I went to the hardware store to pick up a couple of shelves. When I got to the isle where they were, a man was looking at the same shelf set I wanted to buy. He walked a few steps away when I approached. These were the tough, heavy duty kind of shelves made of metal. The gigantic box said it required two people to lift it. They were stacked high enough that I could slide them off onto a flat cart. However, it was not as easy as it sounds. The cart rolled around, banging everywhere. It was too short, about half the length of the shelf, so when it sat on the cart it nearly toppled over. Meanwhile, the man who I had seen on the way in stood only a few steps away. He paid me little attention, despite all the clanging, and checked out other shelving while I struggled. Occassionally, he glanced over my way but quickly turned back.
I thought the second one would be easier, but not so. However, I managed to get the second one loaded by myself as well. I walked toward the checkout counter and thought to myself, if that would have been me standing by, I would have offered a helping hand. Of course, I didn’t ask for help. I don’t know what it is about asking for help, but men hate it for some reason.
I checked out and went out to my truck. When I opened the tailgate, a man was walking by and asked me if I wanted help. While I won’t repeat his humourous words, I greatly appreciated the offer and accepted his help. Moments later they were both loaded, I shook his hand, thanked him again and we parted ways. On the way home, my back ached a little, likely from the effort I exerted on my own. I thought how much worse it could have been if I wouldn’t have gotten help.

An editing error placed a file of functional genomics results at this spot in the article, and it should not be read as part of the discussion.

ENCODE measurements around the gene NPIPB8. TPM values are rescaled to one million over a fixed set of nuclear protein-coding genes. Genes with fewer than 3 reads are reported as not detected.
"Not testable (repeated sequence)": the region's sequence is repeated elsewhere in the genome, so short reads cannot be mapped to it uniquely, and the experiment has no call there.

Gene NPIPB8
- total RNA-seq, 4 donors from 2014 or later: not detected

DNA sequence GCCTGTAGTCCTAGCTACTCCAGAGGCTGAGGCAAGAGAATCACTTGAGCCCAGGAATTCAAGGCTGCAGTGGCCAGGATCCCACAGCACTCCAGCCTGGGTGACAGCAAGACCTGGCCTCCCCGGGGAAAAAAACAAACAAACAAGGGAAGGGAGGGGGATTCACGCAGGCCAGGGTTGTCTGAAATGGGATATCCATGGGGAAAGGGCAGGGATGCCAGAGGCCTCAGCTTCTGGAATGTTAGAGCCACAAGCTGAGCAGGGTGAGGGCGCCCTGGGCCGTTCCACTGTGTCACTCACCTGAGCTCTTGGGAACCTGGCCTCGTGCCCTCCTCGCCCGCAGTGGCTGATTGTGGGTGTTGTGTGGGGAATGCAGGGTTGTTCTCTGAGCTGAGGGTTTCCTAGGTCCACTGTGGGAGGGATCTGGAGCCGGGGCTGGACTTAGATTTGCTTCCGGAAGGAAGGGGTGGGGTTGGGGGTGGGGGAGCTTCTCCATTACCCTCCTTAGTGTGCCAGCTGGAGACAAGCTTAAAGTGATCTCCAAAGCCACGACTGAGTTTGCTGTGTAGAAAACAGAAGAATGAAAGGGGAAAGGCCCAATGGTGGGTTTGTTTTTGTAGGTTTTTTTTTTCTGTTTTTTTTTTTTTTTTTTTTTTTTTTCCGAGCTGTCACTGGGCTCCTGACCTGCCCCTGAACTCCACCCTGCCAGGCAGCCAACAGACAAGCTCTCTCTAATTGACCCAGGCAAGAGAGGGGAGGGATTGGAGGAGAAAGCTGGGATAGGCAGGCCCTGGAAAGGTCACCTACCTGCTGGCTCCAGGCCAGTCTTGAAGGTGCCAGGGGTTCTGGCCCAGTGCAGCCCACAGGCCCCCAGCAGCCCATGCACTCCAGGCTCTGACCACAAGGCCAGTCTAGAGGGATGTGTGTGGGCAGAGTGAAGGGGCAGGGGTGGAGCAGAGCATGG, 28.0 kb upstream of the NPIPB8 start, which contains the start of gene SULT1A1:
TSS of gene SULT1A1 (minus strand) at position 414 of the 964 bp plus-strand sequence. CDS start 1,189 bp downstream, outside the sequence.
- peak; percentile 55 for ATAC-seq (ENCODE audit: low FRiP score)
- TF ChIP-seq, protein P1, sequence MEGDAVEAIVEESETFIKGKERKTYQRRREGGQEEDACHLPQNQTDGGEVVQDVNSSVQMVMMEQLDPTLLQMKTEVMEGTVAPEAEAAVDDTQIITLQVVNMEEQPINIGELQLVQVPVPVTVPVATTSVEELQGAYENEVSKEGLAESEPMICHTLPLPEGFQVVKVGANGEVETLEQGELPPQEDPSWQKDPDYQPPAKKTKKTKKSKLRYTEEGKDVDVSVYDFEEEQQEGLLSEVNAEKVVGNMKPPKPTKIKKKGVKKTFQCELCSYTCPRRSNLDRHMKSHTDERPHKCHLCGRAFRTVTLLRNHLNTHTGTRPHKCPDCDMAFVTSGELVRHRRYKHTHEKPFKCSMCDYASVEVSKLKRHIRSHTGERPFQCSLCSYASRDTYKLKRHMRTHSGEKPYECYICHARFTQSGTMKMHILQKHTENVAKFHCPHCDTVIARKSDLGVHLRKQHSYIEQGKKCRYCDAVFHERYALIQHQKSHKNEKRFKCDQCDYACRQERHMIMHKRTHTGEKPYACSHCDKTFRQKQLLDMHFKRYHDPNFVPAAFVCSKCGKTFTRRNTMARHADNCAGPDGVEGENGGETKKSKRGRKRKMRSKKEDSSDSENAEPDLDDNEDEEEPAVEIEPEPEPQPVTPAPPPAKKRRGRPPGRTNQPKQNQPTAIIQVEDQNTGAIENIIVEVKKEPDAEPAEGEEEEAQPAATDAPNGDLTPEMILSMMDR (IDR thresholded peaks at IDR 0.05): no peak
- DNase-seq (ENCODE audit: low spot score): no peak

The irony of it all is that they were literally within three minutes of each other. How could so different a result occur so close to each other. Another question popped into my mind. Which guy do you think you should be like, the first, or the second? Indeed, the second, although most of what I see is the first. This is why you must be the second was the thought that followed. I knew I read a verse that could relate to such thinking, Galatians 5:13-14. It mentions humbly serving one another in love. This is not to imply the first guy did anything wrong. But not doing anything wrong is not necessarily doing anything right. He may have been consumed by thought, which is how we all get at times. Whether the second guy realized it or not, he was living out the scriptures.
The secular version of this could be referred to as random acts of kindness, which has become increasingly popular. Whether it is trendy or not, does not matter. Do good. The world needs as much kindness and generosity as it can get. It sometimes takes a conscious effort to look for ways you can help. Look and then help. The second guy recognized a need outside of his own world and jumped in to see how he could help in mine. To that man, I say thank you my friend, may God bless you for stopping just a brief moment to help make my day better.